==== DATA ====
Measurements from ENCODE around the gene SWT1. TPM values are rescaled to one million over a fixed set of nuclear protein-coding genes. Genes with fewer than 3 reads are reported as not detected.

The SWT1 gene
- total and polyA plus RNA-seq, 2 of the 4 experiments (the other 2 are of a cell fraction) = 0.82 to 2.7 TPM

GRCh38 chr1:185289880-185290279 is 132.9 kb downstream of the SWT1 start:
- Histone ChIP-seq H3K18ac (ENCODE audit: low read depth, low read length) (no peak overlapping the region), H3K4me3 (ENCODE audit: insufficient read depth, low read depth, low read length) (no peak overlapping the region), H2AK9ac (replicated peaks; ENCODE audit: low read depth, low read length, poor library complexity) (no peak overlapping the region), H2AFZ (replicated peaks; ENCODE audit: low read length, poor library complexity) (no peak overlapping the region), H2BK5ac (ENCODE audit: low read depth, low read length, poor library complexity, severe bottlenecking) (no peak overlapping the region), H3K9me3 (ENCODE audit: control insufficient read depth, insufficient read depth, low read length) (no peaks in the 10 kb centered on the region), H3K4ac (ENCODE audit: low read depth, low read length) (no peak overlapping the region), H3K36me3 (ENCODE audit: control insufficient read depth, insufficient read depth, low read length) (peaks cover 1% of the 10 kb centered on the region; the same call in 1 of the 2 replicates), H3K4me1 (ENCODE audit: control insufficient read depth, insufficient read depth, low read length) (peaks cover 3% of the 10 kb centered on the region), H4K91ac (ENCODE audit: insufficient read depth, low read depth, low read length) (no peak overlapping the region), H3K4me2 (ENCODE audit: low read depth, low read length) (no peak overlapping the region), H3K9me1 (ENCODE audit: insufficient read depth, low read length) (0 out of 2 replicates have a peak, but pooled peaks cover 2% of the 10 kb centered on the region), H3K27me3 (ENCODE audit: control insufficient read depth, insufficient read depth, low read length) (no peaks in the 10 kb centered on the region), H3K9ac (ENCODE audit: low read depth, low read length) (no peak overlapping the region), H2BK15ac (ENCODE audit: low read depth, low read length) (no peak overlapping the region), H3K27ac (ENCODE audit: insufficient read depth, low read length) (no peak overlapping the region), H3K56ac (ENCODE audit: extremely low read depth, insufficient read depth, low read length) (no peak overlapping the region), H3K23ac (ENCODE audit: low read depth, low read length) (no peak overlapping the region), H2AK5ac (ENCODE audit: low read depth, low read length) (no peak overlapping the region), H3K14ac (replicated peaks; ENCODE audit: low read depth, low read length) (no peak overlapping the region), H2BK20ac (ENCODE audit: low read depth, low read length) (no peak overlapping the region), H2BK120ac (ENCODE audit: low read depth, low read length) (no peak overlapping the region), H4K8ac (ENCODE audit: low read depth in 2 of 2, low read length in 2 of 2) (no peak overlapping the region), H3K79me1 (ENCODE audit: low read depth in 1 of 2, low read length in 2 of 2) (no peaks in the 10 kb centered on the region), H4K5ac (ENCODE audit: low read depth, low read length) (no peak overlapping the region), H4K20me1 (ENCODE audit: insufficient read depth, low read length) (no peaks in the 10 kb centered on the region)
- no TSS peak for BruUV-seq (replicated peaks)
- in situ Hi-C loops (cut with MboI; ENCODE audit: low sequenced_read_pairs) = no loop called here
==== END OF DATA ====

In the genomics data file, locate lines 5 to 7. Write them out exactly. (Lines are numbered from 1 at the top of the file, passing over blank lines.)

- Histone ChIP-seq H3K18ac (ENCODE audit: low read depth, low read length) (no peak overlapping the region), H3K4me3 (ENCODE audit: insufficient read depth, low read depth, low read length) (no peak overlapping the region), H2AK9ac (replicated peaks; ENCODE audit: low read depth, low read length, poor library complexity) (no peak overlapping the region), H2AFZ (replicated peaks; ENCODE audit: low read length, poor library complexity) (no peak overlapping the region), H2BK5ac (ENCODE audit: low read depth, low read length, poor library complexity, severe bottlenecking) (no peak overlapping the region), H3K9me3 (ENCODE audit: control insufficient read depth, insufficient read depth, low read length) (no peaks in the 10 kb centered on the region), H3K4ac (ENCODE audit: low read depth, low read length) (no peak overlapping the region), H3K36me3 (ENCODE audit: control insufficient read depth, insufficient read depth, low read length) (peaks cover 1% of the 10 kb centered on the region; the same call in 1 of the 2 replicates), H3K4me1 (ENCODE audit: control insufficient read depth, insufficient read depth, low read length) (peaks cover 3% of the 10 kb centered on the region), H4K91ac (ENCODE audit: insufficient read depth, low read depth, low read length) (no peak overlapping the region), H3K4me2 (ENCODE audit: low read depth, low read length) (no peak overlapping the region), H3K9me1 (ENCODE audit: insufficient read depth, low read length) (0 out of 2 replicates have a peak, but pooled peaks cover 2% of the 10 kb centered on the region), H3K27me3 (ENCODE audit: control insufficient read depth, insufficient read depth, low read length) (no peaks in the 10 kb centered on the region), H3K9ac (ENCODE audit: low read depth, low read length) (no peak overlapping the region), H2BK15ac (ENCODE audit: low read depth, low read length) (no peak overlapping the region), H3K27ac (ENCODE audit: insufficient read depth, low read length) (no peak overlapping the region), H3K56ac (ENCODE audit: extremely low read depth, insufficient read depth, low read length) (no peak overlapping the region), H3K23ac (ENCODE audit: low read depth, low read length) (no peak overlapping the region), H2AK5ac (ENCODE audit: low read depth, low read length) (no peak overlapping the region), H3K14ac (replicated peaks; ENCODE audit: low read depth, low read length) (no peak overlapping the region), H2BK20ac (ENCODE audit: low read depth, low read length) (no peak overlapping the region), H2BK120ac (ENCODE audit: low read depth, low read length) (no peak overlapping the region), H4K8ac (ENCODE audit: low read depth in 2 of 2, low read length in 2 of 2) (no peak overlapping the region), H3K79me1 (ENCODE audit: low read depth in 1 of 2, low read length in 2 of 2) (no peaks in the 10 kb centered on the region), H4K5ac (ENCODE audit: low read depth, low read length) (no peak overlapping the region), H4K20me1 (ENCODE audit: insufficient read depth, low read length) (no peaks in the 10 kb centered on the region)
- no TSS peak for BruUV-seq (replicated peaks)
- in situ Hi-C loops (cut with MboI; ENCODE audit: low sequenced_read_pairs) = no loop called here